It’s always there, in the back of my mind. I can hear my mother and my grandparents imploring me from a very early age - “If you’re going to do something, do it well.” That has stuck with me. The three of them inspired me with their rigor, “stick-to-it-ness,” and integrity - my grandparents with fifth and eighth grade educations and my mother who is wicked smart til this day but went to work versus going to college after high school graduation. I am a first generation college graduate; doing my best and achieving high quality were instilled in me.
I’ve benefited greatly, over the past 15 years, from being part of what’s lovingly referred to as “Summer Camp” or “Quality Camp,” formally Health Professions Educators Summer Symposium (HPESS). Summer Camp is an interdisciplinary community of educators and practitioners from medicine, nursing, and healthcare management. Each summer we gather for a week to focus on an important and timely topic oriented both toward quality improvement in healthcare and quality improvement in health professions education. In both my 26-year career as a university faculty member and academic leader, and more recently as an association leader and the CEO of AUPHA, I have applied much of my Summer Camp learnings to my work and for the benefit of the teams I have led.
Quality matters with regard to everything we do at AUPHA. As we’ve continuously increased the value of AUPHA membership over the past few years, the AUPHA Board and Management always make the quality of our events, initiatives, products, and all of our sponsored activities, a high priority. It gets noticed. I hear from members weekly: “The staff are so responsive.” “The meeting was the best ever.” “The resources provided by AUPHA are of such high value for our faculty, our program.”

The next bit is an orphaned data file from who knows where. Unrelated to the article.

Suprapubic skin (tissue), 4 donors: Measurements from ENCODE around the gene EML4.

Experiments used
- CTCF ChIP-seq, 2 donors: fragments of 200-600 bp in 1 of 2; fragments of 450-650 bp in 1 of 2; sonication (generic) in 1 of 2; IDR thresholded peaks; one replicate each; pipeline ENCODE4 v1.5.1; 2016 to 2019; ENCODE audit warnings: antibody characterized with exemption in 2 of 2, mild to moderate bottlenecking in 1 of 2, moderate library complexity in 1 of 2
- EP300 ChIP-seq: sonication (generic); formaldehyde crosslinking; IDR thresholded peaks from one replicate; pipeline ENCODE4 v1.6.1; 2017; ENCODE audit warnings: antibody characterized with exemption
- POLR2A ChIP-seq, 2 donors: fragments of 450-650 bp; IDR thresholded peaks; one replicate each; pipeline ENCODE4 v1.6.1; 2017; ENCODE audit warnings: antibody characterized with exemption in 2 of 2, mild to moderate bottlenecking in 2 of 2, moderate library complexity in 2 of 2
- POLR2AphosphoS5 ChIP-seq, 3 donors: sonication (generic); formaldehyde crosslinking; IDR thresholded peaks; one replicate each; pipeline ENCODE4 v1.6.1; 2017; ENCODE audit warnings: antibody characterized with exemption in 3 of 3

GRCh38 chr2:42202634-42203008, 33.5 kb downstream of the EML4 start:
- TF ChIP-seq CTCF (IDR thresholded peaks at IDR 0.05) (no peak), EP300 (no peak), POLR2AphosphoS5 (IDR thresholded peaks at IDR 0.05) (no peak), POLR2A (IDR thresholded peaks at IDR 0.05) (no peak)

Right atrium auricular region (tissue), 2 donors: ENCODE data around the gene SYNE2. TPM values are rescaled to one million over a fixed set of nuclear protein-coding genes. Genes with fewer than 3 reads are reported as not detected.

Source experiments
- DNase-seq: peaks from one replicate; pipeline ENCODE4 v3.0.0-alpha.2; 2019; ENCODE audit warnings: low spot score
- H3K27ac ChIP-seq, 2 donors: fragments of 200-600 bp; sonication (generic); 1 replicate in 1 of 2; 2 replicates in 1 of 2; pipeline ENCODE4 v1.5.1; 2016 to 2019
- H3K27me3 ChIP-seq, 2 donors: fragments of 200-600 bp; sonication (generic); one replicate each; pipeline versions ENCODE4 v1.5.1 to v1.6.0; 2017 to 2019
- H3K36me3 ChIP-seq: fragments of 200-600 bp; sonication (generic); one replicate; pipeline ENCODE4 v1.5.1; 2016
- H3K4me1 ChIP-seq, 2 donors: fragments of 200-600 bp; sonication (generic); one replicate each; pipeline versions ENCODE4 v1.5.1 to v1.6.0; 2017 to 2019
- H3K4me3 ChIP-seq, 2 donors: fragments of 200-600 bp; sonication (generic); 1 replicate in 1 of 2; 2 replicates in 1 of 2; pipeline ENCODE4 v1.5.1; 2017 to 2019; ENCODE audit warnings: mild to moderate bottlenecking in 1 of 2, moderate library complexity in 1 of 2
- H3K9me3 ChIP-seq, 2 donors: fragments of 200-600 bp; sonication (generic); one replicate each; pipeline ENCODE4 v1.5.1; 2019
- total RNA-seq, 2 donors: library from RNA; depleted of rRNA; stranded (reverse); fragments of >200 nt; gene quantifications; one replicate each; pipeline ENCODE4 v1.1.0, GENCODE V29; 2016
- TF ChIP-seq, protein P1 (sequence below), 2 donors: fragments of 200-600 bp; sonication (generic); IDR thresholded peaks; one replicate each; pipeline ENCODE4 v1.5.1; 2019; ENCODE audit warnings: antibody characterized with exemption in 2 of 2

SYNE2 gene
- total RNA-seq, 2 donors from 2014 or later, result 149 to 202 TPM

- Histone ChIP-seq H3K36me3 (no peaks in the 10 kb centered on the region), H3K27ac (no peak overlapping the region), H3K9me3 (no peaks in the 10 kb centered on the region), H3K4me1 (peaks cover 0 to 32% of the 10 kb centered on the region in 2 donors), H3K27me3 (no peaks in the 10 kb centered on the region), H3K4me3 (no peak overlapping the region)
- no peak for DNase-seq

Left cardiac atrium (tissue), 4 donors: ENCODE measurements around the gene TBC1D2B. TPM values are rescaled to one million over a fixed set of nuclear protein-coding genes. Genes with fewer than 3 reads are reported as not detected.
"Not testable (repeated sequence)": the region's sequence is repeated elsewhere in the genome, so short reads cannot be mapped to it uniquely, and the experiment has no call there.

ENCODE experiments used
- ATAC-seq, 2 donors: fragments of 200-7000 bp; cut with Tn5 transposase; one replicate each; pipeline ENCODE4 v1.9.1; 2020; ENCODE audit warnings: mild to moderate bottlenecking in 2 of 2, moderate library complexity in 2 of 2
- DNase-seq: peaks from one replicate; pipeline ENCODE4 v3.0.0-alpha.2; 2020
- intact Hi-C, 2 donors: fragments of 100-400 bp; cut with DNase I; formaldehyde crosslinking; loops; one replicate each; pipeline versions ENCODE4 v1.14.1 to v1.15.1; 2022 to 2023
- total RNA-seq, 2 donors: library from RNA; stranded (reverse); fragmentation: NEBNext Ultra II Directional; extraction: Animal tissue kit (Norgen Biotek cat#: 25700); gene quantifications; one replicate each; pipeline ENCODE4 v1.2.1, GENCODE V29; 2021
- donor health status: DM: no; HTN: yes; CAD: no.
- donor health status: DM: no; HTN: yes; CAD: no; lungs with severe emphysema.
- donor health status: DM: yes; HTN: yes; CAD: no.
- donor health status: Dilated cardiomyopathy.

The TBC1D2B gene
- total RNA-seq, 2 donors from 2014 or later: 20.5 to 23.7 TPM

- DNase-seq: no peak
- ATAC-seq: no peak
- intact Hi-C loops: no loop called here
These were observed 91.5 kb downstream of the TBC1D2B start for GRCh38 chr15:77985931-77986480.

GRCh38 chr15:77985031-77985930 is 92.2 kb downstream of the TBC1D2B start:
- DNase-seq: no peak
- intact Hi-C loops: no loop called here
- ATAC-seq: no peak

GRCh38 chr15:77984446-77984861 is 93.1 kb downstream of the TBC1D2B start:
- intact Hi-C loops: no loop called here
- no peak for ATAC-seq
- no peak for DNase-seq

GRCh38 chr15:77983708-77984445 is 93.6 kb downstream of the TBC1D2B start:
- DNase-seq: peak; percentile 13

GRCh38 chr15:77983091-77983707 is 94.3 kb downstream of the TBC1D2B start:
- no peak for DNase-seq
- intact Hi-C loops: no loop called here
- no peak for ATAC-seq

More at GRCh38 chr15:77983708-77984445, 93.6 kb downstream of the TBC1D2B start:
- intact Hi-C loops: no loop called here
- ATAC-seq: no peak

With all the successes and the excellent reviews and feedback, we can still do better. We can always improve. So we move forward with an intentional approach focused on achieving high quality - using improvement science approaches, tactics, and tools. I’d like to highlight a few of our most recent successes as exemplars of the kind of high quality that we strive to achieve in all that we do at AUPHA.
AUPHA Academic Program and Practitioner Workshop (APPW)
Since returning to face-to-face engagement in 2022, the APPW has attracted record attendance. With planning led by the co-chairs of AUPHA’s Graduate Program Committee, the combination of panels of expert academic and practitioner colleagues, followed by engaging, hands-on experiential sessions have produced evaluations above 4.8 on a 5.0 scale. And at the same time as we’ve increased our expectations for the programming, we’ve added engagement activities for attendees - an AUPHA Reception hosted by the Board and a Hospitality Suite open to all students, practitioners, and AUPHA members.